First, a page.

To help you find answers to your questions, below you can find a list with our top 6 FAQ.
1. What are my chances of being admitted?
VU Amsterdam’s Bachelor’s programme in Psychology can accommodate a maximum of 600 first-year students (Dutch and English tracks combined). In recent years, we have not had to turn away any eligible students. Read more about limited enrolment (in Dutch: Numerus Fixus) programmes here.
2. Isn’t it difficult to make contact with other students and teachers in such a large programme?
Not at all! In addition to large-scale lectures, you will also attend weekly seminars in smaller groups of about 20 students. These groups will be different for each course, so you will get to know many of your fellow students. You’ will see your seminar instructors every week, and there will be plenty of opportunity to ask them any questions you might have. Each seminar also has a mentor you can go to if you have questions. If you want to get to know your fellow students outside class, check out our study association.
3. What makes VU Amsterdam’s Psychology programme so unique compared to those at other universities?
You will be taught by researchers with extensive expertise and you will learn about cutting-edge developments in psychology, such as the unique twin studies being conducted at VU Amsterdam using the Twin Register. These studies investigate the extent to which human behaviour is hereditary. VU researchers are also doing groundbreaking work in the fields of experimental and applied psychology (for instance on leadership and cooperation in the workplace), clinical psychology (prevention and treatment of mental disorders), neuropsychology (relationship between physical activity and cognition) and developmental psychology (behavioural disorders in children). Click here for an overview of the fields and experts you may encounter during the programme.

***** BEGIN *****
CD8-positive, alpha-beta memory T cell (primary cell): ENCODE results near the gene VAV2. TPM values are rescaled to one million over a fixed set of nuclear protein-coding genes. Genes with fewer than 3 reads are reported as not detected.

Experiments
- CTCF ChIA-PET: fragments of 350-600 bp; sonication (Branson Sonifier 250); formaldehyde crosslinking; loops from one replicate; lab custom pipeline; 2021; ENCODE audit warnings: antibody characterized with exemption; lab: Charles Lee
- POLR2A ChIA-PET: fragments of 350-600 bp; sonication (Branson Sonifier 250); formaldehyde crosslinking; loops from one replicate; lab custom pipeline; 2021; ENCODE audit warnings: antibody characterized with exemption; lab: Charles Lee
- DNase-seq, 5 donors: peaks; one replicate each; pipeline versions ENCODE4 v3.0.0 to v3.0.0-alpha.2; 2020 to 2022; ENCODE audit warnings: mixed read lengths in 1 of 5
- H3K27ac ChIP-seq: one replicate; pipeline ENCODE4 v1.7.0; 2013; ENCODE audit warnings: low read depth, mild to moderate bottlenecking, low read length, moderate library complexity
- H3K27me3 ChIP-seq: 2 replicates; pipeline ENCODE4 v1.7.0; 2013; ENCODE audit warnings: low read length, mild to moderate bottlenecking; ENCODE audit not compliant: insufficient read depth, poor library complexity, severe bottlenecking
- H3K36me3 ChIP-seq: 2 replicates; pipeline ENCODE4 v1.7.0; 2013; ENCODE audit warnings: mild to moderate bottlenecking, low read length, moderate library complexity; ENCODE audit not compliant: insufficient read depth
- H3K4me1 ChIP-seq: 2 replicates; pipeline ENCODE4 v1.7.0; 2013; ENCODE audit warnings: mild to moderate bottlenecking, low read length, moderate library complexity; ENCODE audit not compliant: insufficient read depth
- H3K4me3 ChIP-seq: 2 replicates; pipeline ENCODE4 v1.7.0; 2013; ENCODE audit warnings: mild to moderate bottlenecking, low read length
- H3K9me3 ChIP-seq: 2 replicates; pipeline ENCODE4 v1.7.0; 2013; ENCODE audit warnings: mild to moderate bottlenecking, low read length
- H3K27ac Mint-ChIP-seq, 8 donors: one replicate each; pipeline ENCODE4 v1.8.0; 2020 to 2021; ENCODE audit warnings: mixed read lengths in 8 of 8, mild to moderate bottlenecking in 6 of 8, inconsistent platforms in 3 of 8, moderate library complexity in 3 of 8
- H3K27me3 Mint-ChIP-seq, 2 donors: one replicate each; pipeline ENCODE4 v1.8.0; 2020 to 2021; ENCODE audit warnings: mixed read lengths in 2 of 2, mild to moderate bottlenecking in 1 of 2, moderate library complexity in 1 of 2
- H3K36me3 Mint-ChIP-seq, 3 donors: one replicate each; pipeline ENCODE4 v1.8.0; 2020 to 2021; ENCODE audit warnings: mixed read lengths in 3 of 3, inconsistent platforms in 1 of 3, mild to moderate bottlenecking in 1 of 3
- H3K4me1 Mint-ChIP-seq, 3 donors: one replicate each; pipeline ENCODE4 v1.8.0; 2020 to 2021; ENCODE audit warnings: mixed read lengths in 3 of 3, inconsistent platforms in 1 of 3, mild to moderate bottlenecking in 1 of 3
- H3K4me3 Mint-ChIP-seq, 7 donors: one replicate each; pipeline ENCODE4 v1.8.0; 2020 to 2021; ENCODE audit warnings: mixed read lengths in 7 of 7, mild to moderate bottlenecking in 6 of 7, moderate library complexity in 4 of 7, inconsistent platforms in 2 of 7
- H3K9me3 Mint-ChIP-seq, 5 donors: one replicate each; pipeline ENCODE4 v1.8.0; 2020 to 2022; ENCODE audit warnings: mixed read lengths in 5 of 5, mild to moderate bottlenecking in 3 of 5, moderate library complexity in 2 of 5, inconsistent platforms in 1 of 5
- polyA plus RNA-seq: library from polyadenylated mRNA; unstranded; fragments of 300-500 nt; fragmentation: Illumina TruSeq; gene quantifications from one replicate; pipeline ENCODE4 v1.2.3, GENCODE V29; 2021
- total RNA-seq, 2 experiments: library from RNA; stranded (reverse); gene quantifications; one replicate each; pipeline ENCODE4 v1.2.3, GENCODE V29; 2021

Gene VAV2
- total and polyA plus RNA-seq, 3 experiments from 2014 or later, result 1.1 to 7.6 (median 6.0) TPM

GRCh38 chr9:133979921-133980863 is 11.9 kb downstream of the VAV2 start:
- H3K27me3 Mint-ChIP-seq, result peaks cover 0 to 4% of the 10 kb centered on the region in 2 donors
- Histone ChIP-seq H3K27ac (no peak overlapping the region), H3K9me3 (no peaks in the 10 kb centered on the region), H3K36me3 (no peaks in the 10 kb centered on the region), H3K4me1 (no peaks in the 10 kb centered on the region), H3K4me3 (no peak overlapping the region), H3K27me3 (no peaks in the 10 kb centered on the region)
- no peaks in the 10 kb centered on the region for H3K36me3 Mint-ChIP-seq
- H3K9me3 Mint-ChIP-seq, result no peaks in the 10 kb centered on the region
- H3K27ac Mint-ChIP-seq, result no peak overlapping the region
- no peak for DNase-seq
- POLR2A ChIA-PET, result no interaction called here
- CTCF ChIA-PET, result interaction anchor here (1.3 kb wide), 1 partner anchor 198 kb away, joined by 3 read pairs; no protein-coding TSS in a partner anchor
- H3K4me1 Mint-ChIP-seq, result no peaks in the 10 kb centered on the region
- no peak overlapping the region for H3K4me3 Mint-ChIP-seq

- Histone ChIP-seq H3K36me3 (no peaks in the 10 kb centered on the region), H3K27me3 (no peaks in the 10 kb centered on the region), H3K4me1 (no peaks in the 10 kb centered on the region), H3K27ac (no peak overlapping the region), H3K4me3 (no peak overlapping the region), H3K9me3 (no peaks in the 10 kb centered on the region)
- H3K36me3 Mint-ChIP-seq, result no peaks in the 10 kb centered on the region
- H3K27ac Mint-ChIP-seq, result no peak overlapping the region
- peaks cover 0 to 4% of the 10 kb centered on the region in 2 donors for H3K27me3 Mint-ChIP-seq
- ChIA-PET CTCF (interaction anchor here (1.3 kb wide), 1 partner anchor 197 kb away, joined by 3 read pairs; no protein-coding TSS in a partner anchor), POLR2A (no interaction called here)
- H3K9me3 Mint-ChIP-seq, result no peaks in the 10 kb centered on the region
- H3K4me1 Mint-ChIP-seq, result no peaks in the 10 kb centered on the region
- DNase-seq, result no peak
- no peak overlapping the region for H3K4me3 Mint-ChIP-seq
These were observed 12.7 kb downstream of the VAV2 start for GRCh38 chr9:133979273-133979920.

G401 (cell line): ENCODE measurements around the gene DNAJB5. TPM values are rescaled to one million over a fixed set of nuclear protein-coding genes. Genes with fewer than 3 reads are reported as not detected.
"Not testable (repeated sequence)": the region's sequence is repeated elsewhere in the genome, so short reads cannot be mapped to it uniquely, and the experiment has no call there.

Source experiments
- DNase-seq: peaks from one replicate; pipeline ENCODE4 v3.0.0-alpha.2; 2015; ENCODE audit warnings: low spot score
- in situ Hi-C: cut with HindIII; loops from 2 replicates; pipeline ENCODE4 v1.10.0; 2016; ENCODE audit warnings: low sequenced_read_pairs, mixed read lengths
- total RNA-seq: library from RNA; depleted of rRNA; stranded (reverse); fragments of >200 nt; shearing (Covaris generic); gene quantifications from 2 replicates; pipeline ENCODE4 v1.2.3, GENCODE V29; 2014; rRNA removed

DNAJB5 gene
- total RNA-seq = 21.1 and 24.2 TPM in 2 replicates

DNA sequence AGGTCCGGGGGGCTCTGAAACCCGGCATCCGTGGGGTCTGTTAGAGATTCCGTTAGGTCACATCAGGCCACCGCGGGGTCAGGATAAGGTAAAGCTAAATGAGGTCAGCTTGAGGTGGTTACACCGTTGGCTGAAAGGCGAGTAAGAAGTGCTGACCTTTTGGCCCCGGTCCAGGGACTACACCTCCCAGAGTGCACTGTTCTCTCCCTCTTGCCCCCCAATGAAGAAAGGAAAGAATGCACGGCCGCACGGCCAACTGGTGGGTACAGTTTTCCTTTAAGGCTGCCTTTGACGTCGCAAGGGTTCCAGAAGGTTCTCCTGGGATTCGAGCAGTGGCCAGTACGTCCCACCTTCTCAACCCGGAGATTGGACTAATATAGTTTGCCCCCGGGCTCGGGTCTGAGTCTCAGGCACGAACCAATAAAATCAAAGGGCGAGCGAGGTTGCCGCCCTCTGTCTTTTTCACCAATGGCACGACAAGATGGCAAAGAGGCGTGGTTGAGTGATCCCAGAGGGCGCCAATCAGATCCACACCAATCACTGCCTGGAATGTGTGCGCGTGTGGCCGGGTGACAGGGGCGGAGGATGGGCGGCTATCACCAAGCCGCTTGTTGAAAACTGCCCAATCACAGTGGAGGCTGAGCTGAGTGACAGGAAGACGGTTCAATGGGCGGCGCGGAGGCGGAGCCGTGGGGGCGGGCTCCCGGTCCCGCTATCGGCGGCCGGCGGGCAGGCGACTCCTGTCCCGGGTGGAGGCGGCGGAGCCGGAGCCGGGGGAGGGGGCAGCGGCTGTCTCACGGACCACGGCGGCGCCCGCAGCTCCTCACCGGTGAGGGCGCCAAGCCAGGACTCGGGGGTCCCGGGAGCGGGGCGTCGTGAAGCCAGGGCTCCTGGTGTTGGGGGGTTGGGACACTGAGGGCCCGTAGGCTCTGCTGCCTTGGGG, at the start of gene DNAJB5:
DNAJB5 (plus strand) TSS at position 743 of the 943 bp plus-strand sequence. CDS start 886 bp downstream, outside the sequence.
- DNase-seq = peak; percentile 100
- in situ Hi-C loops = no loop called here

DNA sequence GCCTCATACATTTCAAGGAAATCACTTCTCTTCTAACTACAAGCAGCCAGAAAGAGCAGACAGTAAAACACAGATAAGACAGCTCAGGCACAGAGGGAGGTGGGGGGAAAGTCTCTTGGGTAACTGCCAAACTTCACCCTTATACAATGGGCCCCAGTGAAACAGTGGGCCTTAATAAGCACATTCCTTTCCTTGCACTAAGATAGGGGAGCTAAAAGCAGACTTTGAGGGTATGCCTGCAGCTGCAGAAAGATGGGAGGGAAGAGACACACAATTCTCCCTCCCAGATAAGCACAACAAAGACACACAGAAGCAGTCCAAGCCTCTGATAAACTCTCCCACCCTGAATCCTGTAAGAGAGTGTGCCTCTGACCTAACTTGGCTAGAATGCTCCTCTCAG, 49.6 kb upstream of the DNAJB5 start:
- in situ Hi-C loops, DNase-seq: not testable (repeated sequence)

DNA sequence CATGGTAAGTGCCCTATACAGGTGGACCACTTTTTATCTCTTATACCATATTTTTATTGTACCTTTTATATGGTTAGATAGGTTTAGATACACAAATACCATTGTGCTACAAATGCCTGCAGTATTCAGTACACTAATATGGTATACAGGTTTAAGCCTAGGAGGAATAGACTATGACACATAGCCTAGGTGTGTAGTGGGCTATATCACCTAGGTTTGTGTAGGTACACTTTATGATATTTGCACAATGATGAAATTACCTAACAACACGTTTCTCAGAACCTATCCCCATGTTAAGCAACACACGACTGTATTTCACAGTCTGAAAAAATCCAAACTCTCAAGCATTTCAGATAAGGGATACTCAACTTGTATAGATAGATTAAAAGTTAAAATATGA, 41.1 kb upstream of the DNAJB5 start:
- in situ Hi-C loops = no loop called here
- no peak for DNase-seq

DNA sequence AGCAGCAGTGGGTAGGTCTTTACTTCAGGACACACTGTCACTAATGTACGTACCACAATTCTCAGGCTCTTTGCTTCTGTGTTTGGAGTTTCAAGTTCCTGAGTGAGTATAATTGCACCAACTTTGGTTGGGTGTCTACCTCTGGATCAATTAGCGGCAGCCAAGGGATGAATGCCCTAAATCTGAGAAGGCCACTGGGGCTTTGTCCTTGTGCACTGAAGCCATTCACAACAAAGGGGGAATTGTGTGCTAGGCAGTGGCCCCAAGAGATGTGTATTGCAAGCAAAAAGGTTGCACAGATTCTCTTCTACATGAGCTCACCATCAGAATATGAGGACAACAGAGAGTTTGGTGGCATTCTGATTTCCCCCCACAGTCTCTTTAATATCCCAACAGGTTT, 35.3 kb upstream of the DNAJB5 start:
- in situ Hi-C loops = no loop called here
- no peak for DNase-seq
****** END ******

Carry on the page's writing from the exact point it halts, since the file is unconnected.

4. What other reasons are there for choosing VU Amsterdam?
As a campus university, VU Amsterdam offers students a kind of ‘city within a city’. All the faculty buildings, teaching staff and facilities are located in one place. This makes it easy to meet students from other programmes. VU Amsterdam also has its own sports centre, which offers affordable access to a wide range of sports programmes, and you can go to the Griffioen Cultural Centre for classes, performances and lectures.
5. Can I become a psychotherapist or healthcare psychologist after completing this Bachelor’s programme?
Yes, a Bachelor’s degree from this programme allows you to enrol in a Master’s programme that prepares you for a career as a clinical psychologist. At VU Amsterdam, we offer Master’s programmes in Clinical Psychology, Clinical Neuropsychology and Clinical Developmental Psychology. To gain admission to one of these programmes, you must complete the clinical learning path in the third year of the Bachelor’s programme (see question 6), which includes a number of compulsory courses. After completing your Master’s, you can apply for a job as a trainee psychotherapist or healthcare psychologist. Click here for further details.
6. Which specialisations can I choose from?
In your second year, you will take a number of elective courses, after which you will choose one of four specialisations for your third and final year:
- The clinical learning path (Dutch-taught) prepares you for a career in clinical psychology. This learning path is intended for Dutch-speaking students who want to pursue a career as a qualified clinical psychologist in the Netherlands (see question 5).
- If you choose to specialise in Psychopathology, Prevention and Health (English-taught), you will explore the causes, treatment and prevention of mental disorders. This learning path is intended for students with an interest in clinical psychology who do not want to pursue a career as a qualified clinical psychologist in the Netherlands. Instead, you will prepare for a career in research in fields such as clinical and developmental psychology.
- In Social & Organizational Psychology (English-taught), you will learn all about how people behave in both small and large groups, such as at the workplace. This learning path prepares you for a job as a coach, business consultant, HR manager or researcher.
- In Genes, Cognition & Behaviour (English-taught), you will learn all about cognitive processes such as memory formation, language and emotional responses, and about the relationship between genetics and human behaviour. This learning path prepares you for a career in research in fields such as neuroscience and cognitive psychology.
Click here for an overview of the third-year courses.